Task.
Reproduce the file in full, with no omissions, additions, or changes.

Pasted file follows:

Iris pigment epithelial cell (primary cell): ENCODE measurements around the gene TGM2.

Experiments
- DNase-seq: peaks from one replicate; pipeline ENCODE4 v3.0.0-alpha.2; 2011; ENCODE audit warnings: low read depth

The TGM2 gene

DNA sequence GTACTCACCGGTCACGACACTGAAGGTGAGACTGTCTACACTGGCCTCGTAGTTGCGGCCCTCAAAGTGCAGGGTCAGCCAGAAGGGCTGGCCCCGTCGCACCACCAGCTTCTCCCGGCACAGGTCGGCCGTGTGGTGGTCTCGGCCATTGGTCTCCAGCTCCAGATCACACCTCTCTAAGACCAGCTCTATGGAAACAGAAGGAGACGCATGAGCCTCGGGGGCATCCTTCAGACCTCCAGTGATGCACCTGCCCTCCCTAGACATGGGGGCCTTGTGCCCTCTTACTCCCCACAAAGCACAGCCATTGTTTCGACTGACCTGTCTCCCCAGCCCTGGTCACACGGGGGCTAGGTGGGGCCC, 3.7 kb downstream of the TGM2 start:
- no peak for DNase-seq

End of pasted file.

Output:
Iris pigment epithelial cell (primary cell): ENCODE measurements around the gene TGM2.

Experiments
- DNase-seq: peaks from one replicate; pipeline ENCODE4 v3.0.0-alpha.2; 2011; ENCODE audit warnings: low read depth

The TGM2 gene

DNA sequence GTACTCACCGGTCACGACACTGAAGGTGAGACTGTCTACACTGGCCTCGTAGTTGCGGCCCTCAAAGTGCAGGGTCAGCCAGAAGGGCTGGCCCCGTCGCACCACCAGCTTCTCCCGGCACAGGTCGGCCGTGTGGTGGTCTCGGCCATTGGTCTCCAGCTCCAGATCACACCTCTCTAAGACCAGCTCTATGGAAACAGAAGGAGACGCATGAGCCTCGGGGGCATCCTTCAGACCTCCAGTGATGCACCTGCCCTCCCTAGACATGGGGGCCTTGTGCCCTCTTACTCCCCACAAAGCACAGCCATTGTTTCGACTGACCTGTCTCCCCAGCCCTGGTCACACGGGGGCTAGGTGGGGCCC, 3.7 kb downstream of the TGM2 start:
- no peak for DNase-seq